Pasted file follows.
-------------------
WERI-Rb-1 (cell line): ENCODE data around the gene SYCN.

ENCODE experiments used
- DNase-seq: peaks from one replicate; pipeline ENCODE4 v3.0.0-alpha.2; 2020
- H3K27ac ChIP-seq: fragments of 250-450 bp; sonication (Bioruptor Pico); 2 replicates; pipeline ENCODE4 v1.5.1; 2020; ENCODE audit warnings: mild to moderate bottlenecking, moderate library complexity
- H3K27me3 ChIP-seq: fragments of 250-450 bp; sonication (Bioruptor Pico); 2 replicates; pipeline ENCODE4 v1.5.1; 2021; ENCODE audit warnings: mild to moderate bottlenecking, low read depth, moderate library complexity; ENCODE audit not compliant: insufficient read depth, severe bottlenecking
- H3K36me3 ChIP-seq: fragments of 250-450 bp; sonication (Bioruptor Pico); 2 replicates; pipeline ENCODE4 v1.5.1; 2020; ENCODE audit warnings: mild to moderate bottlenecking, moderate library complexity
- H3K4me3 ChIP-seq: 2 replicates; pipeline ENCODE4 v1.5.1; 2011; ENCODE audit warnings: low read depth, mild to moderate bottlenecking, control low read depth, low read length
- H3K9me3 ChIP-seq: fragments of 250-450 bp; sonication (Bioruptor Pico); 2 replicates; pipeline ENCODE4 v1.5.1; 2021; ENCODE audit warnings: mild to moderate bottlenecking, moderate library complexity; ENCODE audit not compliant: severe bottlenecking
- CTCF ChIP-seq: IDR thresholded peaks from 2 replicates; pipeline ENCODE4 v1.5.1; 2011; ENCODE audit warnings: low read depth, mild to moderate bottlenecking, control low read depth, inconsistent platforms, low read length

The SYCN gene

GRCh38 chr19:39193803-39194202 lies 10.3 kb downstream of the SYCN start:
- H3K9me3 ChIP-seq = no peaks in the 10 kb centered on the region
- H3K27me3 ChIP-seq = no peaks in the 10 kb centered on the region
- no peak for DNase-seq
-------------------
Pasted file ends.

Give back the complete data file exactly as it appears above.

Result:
WERI-Rb-1 (cell line): ENCODE data around the gene SYCN.

ENCODE experiments used
- DNase-seq: peaks from one replicate; pipeline ENCODE4 v3.0.0-alpha.2; 2020
- H3K27ac ChIP-seq: fragments of 250-450 bp; sonication (Bioruptor Pico); 2 replicates; pipeline ENCODE4 v1.5.1; 2020; ENCODE audit warnings: mild to moderate bottlenecking, moderate library complexity
- H3K27me3 ChIP-seq: fragments of 250-450 bp; sonication (Bioruptor Pico); 2 replicates; pipeline ENCODE4 v1.5.1; 2021; ENCODE audit warnings: mild to moderate bottlenecking, low read depth, moderate library complexity; ENCODE audit not compliant: insufficient read depth, severe bottlenecking
- H3K36me3 ChIP-seq: fragments of 250-450 bp; sonication (Bioruptor Pico); 2 replicates; pipeline ENCODE4 v1.5.1; 2020; ENCODE audit warnings: mild to moderate bottlenecking, moderate library complexity
- H3K4me3 ChIP-seq: 2 replicates; pipeline ENCODE4 v1.5.1; 2011; ENCODE audit warnings: low read depth, mild to moderate bottlenecking, control low read depth, low read length
- H3K9me3 ChIP-seq: fragments of 250-450 bp; sonication (Bioruptor Pico); 2 replicates; pipeline ENCODE4 v1.5.1; 2021; ENCODE audit warnings: mild to moderate bottlenecking, moderate library complexity; ENCODE audit not compliant: severe bottlenecking
- CTCF ChIP-seq: IDR thresholded peaks from 2 replicates; pipeline ENCODE4 v1.5.1; 2011; ENCODE audit warnings: low read depth, mild to moderate bottlenecking, control low read depth, inconsistent platforms, low read length

The SYCN gene

GRCh38 chr19:39193803-39194202 lies 10.3 kb downstream of the SYCN start:
- H3K9me3 ChIP-seq = no peaks in the 10 kb centered on the region
- H3K27me3 ChIP-seq = no peaks in the 10 kb centered on the region
- no peak for DNase-seq